__ “We are developing evidence for sanctions cases. Our objective [is to give] people who are engaged in corruption general warning,” Nephew added.
The US Global Coordinator for Anti-Corruption, Richard Nephew, has confirmed that the Biden administration is exploring opportunities to impose additional sanctions on public officials engaged in corruption.
“We are developing evidence for sanctions cases. Our objective [is to give] people who are engaged in corruption general warning,” Nephew added. “The US is dedicated to making sure that corruption is addressed and that anyone doing it faces sanctions.
"Corruption is a real challenge. It is undermining investments in the country. There are projects here in Liberia that could be implemented like tomorrow if the international community and certain international businesses were more confident that corruption was going to be stopped and addressed," Nephew said during a radio appearance on Okay FM in Monrovia on March 14.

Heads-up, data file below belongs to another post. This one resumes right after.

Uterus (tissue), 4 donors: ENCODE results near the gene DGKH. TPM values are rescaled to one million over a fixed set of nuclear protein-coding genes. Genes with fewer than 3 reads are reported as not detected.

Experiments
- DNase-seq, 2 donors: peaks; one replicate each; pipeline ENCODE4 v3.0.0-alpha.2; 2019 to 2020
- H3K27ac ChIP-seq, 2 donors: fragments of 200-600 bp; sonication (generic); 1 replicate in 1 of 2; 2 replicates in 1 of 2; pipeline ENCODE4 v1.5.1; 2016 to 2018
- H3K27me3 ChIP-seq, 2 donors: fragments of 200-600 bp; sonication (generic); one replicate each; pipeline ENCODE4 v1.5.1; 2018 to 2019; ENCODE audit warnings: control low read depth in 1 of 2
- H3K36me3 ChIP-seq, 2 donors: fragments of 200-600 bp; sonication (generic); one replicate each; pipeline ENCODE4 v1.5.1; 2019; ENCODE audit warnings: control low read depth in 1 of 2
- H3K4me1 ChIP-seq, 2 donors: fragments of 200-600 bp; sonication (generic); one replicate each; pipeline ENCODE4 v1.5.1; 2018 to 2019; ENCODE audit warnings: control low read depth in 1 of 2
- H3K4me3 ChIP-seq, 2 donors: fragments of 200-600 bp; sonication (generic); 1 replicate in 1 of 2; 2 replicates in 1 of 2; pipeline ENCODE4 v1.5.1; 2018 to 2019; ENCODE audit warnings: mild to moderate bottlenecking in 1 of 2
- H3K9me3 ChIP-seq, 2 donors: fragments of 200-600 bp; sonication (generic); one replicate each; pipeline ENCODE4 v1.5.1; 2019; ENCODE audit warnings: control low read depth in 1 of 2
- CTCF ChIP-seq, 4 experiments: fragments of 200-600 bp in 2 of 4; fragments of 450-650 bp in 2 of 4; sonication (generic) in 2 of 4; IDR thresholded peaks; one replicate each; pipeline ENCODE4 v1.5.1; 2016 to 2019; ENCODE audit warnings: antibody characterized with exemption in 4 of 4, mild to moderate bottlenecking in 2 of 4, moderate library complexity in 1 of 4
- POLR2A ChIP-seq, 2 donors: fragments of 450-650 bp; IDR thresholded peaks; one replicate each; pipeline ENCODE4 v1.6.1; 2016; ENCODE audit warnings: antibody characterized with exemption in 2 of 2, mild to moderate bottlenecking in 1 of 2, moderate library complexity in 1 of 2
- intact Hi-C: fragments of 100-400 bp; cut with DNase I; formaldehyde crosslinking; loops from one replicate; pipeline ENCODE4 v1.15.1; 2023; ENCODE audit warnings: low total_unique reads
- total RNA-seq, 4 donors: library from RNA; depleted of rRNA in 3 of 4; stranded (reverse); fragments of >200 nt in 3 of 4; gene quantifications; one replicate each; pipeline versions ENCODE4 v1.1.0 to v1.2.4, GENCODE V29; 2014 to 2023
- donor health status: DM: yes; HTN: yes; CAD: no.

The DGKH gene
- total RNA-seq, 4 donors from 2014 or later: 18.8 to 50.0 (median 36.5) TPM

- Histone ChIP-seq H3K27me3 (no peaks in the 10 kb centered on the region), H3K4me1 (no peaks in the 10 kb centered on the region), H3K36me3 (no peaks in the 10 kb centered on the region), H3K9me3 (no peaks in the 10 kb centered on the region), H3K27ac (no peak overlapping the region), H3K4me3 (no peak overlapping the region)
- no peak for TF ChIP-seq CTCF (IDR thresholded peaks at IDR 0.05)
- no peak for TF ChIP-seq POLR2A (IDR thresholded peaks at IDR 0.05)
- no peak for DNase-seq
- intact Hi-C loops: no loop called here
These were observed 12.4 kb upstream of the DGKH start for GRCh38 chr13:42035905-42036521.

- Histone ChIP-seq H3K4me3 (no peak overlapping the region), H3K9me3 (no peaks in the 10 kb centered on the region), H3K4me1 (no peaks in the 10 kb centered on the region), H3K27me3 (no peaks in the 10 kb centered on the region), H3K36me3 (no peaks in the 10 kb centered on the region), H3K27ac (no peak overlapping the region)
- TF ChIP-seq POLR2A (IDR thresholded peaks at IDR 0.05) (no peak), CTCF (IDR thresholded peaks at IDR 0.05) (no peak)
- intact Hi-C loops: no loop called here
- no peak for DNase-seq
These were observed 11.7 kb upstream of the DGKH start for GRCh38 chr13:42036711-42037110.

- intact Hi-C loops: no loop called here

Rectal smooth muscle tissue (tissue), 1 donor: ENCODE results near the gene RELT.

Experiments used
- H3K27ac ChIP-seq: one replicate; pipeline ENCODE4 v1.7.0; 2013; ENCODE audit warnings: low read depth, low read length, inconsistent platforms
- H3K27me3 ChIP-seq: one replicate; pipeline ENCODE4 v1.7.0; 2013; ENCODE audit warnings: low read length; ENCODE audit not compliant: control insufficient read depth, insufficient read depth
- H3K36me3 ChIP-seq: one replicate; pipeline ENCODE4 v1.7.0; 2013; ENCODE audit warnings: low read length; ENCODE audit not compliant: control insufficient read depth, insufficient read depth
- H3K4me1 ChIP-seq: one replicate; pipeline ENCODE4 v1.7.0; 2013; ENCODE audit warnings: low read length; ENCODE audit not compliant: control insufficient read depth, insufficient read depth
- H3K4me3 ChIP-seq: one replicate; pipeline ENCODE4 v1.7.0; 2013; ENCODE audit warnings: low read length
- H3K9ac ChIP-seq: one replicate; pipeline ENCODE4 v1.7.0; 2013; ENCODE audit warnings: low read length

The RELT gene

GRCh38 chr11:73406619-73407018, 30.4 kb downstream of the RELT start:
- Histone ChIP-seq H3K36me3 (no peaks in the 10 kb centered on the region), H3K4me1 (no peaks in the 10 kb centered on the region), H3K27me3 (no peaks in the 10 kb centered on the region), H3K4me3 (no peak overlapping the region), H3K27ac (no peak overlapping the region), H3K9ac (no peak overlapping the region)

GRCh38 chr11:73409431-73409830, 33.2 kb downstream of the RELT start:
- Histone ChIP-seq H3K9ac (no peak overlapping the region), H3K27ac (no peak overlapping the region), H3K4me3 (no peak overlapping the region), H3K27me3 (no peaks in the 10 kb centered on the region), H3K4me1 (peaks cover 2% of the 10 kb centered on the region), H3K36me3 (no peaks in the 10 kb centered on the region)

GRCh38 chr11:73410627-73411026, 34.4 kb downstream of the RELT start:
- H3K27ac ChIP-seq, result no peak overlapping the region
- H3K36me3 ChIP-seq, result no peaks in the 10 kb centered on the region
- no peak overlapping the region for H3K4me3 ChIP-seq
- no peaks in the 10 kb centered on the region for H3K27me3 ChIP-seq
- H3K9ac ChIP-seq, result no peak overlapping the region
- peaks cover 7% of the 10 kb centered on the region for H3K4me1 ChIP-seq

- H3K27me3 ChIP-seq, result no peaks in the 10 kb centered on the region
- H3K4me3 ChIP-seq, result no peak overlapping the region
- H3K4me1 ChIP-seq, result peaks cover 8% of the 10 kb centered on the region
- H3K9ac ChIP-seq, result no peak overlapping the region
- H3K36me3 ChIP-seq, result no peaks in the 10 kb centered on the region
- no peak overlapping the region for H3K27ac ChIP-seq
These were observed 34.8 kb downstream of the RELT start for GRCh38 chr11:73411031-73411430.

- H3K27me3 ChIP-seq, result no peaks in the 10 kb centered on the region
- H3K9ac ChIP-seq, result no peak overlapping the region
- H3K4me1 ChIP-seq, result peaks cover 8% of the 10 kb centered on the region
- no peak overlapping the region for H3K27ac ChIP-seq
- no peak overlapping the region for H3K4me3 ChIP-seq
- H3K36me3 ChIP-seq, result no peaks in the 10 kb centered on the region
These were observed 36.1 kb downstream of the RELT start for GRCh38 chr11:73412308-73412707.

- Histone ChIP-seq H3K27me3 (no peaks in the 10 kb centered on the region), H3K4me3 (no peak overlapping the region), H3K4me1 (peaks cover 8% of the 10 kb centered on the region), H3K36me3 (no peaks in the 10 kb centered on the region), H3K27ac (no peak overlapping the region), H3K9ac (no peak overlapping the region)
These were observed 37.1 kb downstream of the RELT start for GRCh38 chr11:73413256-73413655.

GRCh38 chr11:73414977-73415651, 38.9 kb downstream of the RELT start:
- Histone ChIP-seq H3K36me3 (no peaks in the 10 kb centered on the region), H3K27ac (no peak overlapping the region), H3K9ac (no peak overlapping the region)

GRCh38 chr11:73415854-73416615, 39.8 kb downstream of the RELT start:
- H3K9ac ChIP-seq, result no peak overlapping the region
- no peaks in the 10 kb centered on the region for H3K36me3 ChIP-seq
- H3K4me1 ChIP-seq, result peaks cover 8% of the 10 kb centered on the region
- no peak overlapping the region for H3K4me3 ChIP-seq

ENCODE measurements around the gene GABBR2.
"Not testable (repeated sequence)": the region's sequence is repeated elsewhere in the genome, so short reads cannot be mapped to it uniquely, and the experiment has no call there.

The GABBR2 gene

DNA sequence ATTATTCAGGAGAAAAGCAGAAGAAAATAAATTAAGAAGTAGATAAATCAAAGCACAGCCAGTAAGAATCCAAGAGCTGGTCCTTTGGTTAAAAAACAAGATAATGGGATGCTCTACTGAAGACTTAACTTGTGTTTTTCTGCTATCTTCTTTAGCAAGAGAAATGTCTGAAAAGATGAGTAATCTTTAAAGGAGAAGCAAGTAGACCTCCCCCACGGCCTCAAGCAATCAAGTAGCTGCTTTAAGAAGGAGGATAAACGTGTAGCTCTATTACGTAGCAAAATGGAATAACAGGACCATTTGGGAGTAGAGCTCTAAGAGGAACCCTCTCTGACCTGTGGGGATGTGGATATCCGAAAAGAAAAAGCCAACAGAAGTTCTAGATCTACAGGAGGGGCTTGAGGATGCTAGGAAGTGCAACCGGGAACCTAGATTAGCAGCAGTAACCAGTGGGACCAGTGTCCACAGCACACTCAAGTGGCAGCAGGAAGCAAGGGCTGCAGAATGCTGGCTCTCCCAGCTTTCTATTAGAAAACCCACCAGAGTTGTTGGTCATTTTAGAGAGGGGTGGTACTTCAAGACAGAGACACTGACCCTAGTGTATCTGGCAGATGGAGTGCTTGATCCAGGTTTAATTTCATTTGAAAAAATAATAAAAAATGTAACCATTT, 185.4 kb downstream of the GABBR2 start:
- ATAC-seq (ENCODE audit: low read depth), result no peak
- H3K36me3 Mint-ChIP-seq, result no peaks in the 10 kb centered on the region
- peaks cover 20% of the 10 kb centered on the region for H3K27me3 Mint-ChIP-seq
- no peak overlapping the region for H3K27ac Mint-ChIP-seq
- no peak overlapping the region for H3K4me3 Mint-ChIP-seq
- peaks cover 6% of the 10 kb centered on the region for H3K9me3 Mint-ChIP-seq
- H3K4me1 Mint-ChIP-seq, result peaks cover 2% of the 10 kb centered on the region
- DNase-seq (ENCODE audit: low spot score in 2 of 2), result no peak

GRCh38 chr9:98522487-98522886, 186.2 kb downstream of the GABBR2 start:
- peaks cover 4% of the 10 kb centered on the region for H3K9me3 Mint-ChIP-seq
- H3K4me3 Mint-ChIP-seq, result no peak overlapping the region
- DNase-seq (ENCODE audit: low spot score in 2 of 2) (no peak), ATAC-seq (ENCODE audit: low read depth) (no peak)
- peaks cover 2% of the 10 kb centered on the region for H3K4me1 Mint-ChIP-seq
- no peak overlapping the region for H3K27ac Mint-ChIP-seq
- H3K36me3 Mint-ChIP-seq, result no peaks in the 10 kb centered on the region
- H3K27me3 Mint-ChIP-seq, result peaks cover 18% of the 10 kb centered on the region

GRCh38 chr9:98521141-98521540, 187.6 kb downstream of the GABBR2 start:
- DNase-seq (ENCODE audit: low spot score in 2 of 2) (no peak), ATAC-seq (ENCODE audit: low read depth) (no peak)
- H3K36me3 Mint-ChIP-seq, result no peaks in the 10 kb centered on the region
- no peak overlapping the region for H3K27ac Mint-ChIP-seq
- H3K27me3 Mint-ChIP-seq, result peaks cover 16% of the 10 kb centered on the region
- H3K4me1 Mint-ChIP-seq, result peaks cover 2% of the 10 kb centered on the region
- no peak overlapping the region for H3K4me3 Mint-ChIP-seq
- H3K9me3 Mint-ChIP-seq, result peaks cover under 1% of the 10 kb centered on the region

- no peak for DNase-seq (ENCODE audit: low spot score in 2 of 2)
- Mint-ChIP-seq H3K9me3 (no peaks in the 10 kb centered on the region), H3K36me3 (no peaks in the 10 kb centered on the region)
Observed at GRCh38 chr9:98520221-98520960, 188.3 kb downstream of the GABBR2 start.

Nephew noted that sanctions are meant to discourage people from involvement in corruption and punish those found guilty of the act.
According to him, the US used sanctions to fight against corruption based on credible information. Corruption undermines investment in a country. Magnitsky sanctions are intended to change behavior and help performances, Nephew noted.
“If there wasn’t evidence of corrupt activities we couldn’t impose sanctions. We are focused on this issue. This is not something we are taking lightly, it undermines the economy and population's ability to live their lives," Nephew noted.